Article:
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Marginal Social Surplus

Marginal social surplus is the social surplus (sum of consumer surplus and producer surplus) provided by the last unit of a good. It's the difference between marginal social benefit and marginal social cost:

MSS = MSB - MSC

When there are no external benefits or costs, MSB and MSC are equal private marginal benefits and marginal costs and MSS becomes:

MSS = MB - MC

As an example, suppose the demand for oil and the cost of extracting it are given by the following equations:

P = 75 - Q

MC = 5 + Q

Since the demand curve shows willingness to pay or marginal benefits, the marginal social surplus curve can be found by substituting it and the MC curve into the definition of MSS:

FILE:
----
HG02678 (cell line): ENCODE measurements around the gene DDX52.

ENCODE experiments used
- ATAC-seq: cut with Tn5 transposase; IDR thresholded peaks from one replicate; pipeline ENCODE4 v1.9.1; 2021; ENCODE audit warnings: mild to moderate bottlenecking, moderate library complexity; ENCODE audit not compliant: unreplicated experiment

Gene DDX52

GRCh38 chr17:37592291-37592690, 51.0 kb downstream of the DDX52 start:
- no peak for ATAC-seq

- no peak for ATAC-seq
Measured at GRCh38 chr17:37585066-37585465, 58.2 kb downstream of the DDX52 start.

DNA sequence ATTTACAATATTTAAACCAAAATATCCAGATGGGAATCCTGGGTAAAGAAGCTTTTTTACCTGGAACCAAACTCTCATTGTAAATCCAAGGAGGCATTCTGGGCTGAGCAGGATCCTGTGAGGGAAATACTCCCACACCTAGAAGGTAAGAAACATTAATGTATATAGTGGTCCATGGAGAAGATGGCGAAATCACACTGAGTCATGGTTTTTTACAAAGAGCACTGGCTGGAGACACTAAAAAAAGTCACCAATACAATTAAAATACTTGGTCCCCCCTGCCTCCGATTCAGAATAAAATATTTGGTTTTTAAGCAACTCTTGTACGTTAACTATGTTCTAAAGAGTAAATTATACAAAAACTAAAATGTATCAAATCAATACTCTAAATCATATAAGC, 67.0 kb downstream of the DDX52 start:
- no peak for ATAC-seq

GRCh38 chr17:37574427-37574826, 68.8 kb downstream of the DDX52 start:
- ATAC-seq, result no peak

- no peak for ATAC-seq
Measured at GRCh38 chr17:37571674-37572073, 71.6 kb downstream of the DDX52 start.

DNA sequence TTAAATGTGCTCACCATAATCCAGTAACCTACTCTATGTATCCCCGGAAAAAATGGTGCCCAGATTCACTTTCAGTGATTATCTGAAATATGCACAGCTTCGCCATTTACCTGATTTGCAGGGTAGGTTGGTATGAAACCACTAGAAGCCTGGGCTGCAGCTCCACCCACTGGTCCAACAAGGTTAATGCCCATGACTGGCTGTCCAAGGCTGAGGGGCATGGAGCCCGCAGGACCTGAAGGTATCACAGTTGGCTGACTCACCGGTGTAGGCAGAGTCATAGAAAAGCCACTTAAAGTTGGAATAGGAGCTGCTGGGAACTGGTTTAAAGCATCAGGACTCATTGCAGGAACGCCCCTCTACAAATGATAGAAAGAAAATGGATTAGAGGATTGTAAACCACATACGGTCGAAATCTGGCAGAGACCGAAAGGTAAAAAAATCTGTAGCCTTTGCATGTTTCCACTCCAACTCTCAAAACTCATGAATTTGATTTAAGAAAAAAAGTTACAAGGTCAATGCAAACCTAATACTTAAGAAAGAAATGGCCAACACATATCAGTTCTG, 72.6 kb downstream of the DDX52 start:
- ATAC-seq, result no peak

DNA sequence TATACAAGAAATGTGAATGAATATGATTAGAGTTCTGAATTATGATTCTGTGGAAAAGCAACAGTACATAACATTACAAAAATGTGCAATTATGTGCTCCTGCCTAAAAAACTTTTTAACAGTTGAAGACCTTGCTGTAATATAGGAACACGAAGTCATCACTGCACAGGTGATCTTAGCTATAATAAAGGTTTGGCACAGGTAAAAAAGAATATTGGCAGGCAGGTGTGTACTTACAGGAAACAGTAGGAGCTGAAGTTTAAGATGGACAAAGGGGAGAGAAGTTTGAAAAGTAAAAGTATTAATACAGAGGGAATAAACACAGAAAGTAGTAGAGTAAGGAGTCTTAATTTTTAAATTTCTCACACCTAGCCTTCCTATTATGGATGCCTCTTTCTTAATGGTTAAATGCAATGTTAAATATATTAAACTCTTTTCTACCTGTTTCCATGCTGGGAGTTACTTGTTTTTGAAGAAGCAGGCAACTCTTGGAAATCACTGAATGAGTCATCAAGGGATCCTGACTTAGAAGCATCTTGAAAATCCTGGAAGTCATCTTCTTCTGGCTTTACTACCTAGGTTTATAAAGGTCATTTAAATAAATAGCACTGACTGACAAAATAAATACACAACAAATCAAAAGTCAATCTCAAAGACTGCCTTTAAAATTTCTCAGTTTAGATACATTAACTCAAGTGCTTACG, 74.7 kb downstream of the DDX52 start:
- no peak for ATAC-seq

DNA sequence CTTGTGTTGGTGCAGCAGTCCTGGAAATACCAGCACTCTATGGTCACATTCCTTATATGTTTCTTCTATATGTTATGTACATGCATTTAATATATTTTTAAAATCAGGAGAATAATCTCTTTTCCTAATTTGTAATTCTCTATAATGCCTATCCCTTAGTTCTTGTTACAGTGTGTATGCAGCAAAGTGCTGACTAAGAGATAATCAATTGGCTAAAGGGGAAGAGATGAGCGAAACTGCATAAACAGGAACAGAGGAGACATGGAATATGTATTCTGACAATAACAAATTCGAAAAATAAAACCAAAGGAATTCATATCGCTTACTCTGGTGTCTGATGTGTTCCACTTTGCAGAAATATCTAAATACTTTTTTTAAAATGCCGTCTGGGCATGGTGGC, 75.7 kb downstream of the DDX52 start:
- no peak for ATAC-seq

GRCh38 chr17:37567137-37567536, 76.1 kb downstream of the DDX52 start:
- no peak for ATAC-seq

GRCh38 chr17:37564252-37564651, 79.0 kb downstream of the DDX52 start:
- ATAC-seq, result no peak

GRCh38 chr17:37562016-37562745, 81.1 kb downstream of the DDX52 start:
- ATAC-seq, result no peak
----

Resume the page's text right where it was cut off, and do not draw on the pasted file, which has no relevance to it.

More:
MSS = MB - MC

MSS = (75 - Q) - (5 + Q)

MSS = 70 - 2*Q

As a check, notice that MSS = 0 when Q = 35. Inserting 35 into the demand curve gives P = W2P = MB = 40. Inserting 35 into the MC curve gives MC = 40. Thus, when MSS = 0, MB = MC. The last unit generates no social surplus because the marginal cost of producing it is just equal to the marginal benefits it provides.
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Peter J Wilcoxen, The Maxwell School, Syracuse University
Revised 04/12/2004